Richard Widmark, who kept demanding to see the script, renamed Hammer ‘Mickey Mouse Productions’. Sykes has many anecdotes of how Widmark kept threatening to leave the production and go back to the States. He also kept getting into scuffles with various members of the cast and crew. Perhaps the worst was when he slapped Kinski around the face after several unsuccessful takes where she found it difficult to cry.

Kinski later said of her early film years that she deeply regretted some of the nude scenes. She was thirteen years old when she appeared topless in The Wrong Move and about fourteen when she appeared completely naked in To the Devil… a Daughter. Klaus Kinski’s other daughter later accused him of sexually abusing her and Nastassja agreed that he had been inappropriate. Given her age and vulnerability, it is surprising that Hammer have kept the nude scenes in subsequent releases.

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Catherine and Father Michael Rayner

Cinematography was by David Watkins who had worked on Ken Russell’s The Devils (UK, 1971). Watkins was new to Hammer and clearly hired in order to take them in a new direction in sync with the new horror cycle. Known for his subtle palette and use of reflectors to bounce light around interiors to create a painterly effect, he bestows a European feel, more in line with contemporary Italian horror films.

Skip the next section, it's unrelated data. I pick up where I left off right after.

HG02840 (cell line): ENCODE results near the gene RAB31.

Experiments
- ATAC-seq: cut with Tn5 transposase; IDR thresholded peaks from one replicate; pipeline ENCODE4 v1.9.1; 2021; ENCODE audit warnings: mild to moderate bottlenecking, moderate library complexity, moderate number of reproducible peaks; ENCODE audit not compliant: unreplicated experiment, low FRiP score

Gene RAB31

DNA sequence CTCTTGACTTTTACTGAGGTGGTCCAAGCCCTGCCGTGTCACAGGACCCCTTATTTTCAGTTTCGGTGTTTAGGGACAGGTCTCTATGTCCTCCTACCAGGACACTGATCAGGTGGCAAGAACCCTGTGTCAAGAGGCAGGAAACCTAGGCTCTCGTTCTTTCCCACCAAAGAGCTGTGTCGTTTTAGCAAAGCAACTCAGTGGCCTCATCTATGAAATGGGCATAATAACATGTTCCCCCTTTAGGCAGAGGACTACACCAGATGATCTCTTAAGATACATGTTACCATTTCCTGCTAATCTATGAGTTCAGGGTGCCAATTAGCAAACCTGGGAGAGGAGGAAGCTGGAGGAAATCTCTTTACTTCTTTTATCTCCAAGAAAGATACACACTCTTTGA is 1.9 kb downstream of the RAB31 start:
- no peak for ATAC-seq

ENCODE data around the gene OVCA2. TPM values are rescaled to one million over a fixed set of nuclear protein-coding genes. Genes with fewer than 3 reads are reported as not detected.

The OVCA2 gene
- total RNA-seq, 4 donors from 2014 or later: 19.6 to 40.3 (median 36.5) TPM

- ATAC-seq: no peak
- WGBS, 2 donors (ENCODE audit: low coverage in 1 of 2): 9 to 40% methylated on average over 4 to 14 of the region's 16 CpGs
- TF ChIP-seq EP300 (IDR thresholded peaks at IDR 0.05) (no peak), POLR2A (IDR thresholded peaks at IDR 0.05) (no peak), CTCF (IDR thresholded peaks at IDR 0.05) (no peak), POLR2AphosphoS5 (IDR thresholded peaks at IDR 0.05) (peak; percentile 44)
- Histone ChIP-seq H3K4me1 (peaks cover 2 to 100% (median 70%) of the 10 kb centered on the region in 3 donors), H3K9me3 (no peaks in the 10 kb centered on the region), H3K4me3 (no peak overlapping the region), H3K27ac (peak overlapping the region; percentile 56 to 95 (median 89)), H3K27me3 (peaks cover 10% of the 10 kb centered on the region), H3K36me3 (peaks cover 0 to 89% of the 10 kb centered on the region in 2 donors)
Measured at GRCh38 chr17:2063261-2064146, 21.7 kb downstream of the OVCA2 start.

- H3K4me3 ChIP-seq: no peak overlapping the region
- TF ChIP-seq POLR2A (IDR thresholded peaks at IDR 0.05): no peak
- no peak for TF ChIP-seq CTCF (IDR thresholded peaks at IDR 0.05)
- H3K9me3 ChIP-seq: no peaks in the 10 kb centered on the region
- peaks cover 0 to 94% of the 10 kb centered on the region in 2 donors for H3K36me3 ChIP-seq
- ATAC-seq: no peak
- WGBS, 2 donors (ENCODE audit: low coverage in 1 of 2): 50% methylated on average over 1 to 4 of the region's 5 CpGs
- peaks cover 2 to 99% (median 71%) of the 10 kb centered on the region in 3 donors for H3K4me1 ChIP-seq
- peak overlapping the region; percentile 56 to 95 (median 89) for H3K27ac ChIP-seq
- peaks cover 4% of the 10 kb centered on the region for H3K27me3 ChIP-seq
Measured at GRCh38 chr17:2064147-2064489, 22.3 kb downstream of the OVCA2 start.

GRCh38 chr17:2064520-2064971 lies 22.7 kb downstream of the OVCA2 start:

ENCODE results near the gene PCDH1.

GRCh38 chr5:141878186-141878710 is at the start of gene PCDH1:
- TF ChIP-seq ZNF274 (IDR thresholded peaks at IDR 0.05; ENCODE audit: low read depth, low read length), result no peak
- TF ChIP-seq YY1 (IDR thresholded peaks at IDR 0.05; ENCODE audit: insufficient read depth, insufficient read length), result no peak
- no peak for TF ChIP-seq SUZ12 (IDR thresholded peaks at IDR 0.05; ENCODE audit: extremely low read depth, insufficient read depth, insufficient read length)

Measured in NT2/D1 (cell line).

The music was composed by American composer Paul Glass and amps up the tension with spooky choral singers in a similar vein to The Omen (UK, Richard Donner, 1976) which was released the same year. To the Devil… a Daughter was filmed in Bavaria and London in contrast to most Hammer productions, which were filmed on location. It’s interesting to see contemporary London locations such as Heathrow Airport and St Katherine’s Docks.

Although To the Devil… a Daughter retained some of Wheatley’s Satanic themes, the story is closer to The Moonchild (UK, 1923) by Aleister Crowley. Richard Widmark plays John Verney, an occult writer who is asked to collect Henry Beddows’ (Denholm Elliott) daughter Catherine (Kinski) from the airport.

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John Verney taking Catherine to his London pad, St Katharine’s Way in St Katharine Docks